A minor issue which is major for any interested reader is the reintroduction of footnotes to the text.  Thank you IVP for allowing my eyes to drop to the bottom of the page instead of the back of the book!  References to important books or articles direct bibliophiles toward new library acquisitions.  Some notes of constructive criticism are included in any review of any book.  While I would cheer a much needed Evangelical reinvestment in “tradition” (28-30), more care could have been taken to identify biblical “tradition”—which is textual and transcendent.  Any scholar wishing to understand second temple Judaism (231-38) would be encouraged to include Nicholas Perrin’s new work Jesus The Temple (Eerdmans, 2010).  Referencing Doug Blomberg without giving appreciation to the connection between wisdom and education in Marvin O. Wilson’s Our Father Abraham makes me wonder why.  And to leave unacknowledged Qohelet’s refrain “life is a gift of God” makes the discussion of Ecclesiastes incomplete.  But as with so many reviewers, such quibbles are only that.

Recently, I was visiting my family in Colorado.  We visited Glen Eyrie and viewed Pike’s Peak from a nearby visitor’s center.  I simply sat for half an hour in awe.  I remembered the famous line from Psalm 148, “Praise Him from the earth . . . you mountains.”  Natural history and Hebrew poetry are linked.  It is exciting to see a wisdom literature text that I will use and encourage others to write into their required reading.  The down-to-earth clarity of writing is joined effortlessly with the salient detail necessary to unwrap First Testament wisdom.  Bartholomew and O’Dowd’s book will well serve serious students of Scripture not to mention Christian higher education for this and future generations.  Hopefully those who use the wisdom found in this textbook will become what the famed Hebrew scholar Abraham Heschel called “text-people.”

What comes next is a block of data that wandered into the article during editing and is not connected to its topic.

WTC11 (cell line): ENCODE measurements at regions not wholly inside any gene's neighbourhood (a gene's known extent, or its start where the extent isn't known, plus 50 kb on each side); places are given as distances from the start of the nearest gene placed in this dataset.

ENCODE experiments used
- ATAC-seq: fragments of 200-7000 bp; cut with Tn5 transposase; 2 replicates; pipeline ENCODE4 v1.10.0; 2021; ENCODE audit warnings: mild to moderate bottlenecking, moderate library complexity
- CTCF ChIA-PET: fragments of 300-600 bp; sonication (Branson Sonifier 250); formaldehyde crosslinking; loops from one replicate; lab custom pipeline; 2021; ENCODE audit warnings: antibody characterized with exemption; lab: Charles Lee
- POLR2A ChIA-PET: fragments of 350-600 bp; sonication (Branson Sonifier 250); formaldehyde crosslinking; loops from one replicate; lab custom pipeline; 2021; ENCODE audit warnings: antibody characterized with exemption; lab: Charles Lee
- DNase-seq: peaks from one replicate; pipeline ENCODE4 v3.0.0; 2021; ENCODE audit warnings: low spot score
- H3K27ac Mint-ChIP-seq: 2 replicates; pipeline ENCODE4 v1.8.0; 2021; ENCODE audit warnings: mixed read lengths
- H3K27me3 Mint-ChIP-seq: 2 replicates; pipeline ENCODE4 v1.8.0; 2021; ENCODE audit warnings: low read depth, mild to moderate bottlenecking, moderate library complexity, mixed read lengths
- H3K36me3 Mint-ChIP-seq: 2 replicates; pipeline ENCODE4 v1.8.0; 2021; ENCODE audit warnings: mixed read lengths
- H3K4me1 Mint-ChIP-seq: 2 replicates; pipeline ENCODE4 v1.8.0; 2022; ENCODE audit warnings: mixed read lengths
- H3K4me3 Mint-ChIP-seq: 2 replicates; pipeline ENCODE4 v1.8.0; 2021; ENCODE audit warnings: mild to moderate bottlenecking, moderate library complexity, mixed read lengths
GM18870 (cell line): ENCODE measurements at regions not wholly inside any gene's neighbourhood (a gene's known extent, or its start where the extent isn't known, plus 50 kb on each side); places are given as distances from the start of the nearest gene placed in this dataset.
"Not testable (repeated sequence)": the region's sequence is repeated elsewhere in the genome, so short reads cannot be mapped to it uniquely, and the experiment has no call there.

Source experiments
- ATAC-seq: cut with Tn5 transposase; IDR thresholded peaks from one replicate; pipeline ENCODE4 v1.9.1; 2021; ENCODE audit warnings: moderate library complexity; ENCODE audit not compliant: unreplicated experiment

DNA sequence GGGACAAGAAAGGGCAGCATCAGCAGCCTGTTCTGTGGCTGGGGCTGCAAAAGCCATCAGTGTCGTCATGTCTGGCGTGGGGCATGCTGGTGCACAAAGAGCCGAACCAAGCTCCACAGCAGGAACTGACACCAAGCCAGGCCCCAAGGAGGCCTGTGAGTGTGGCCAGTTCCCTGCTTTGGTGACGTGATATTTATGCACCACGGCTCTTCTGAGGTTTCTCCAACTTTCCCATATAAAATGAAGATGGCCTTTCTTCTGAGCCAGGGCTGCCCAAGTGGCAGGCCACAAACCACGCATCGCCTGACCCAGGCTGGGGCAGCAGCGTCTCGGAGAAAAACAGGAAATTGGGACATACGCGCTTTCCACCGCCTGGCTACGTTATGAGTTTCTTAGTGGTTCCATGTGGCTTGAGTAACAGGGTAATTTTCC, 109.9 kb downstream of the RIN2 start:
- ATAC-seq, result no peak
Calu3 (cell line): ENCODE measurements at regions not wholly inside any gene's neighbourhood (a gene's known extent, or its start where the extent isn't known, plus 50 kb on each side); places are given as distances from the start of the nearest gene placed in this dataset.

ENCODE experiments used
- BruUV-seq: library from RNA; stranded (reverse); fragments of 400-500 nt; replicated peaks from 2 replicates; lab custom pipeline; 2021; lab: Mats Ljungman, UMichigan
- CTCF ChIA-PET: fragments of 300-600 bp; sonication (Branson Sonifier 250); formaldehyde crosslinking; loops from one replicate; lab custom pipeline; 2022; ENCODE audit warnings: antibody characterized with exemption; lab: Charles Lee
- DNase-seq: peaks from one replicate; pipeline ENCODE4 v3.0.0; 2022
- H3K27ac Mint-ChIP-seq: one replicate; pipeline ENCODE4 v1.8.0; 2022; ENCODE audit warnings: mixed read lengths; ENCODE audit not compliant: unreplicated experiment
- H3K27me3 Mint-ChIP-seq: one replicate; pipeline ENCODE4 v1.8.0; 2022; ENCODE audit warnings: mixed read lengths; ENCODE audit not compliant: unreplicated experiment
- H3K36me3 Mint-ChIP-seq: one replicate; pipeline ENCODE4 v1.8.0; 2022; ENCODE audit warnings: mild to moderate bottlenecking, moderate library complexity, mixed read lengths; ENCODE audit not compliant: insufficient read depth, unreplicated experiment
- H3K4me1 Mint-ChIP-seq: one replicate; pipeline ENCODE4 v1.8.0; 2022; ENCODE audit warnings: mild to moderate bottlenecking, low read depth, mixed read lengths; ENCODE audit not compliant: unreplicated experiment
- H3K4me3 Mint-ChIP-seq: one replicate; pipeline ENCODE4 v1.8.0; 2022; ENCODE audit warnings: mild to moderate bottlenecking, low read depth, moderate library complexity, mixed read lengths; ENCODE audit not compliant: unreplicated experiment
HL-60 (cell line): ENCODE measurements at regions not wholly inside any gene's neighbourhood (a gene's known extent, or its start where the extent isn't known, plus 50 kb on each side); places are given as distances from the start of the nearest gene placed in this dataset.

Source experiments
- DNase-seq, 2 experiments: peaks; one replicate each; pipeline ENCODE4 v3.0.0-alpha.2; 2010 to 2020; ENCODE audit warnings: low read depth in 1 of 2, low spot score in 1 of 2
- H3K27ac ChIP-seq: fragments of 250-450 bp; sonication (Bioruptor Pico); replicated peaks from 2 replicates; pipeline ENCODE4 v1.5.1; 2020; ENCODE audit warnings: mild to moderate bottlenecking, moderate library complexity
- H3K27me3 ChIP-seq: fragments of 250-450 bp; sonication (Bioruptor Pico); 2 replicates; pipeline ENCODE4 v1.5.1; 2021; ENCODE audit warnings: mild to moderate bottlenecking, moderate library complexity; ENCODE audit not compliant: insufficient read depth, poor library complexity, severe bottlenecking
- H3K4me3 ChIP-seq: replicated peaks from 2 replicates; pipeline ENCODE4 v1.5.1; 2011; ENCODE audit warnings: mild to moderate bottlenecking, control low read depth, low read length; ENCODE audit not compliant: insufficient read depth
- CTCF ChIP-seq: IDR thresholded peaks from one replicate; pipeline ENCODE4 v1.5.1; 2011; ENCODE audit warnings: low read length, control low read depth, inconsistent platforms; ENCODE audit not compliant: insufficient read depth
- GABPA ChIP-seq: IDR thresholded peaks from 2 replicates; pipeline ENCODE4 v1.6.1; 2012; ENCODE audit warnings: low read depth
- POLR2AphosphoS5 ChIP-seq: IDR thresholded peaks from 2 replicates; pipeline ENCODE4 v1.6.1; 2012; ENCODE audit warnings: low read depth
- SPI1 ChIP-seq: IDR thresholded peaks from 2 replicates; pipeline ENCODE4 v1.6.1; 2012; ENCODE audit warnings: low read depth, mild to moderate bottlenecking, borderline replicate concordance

Ecclesiastes is Mark’s favorite Bible book and wisdom literature is his favorite genre in Scripture.  Mark makes sure his students see the importance of wisdom at Crossroads Bible College.  Published online at englewoodreview.org vol.4, #12.

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One comment

  1. “Warp and Woof” is the vertical-horizontal weaving of threads that create fabric. The intersection and unification of everything is the tapestry of life under the Lordship of Jesus. Wholeness begins with Him.

    Well said, but may I add: Wholeness, also, ends with Him for “we live and move and have our being in Him.”

    Thanks for the recommendation! I look forward to adding OTWL to my own library and mining it’s riches.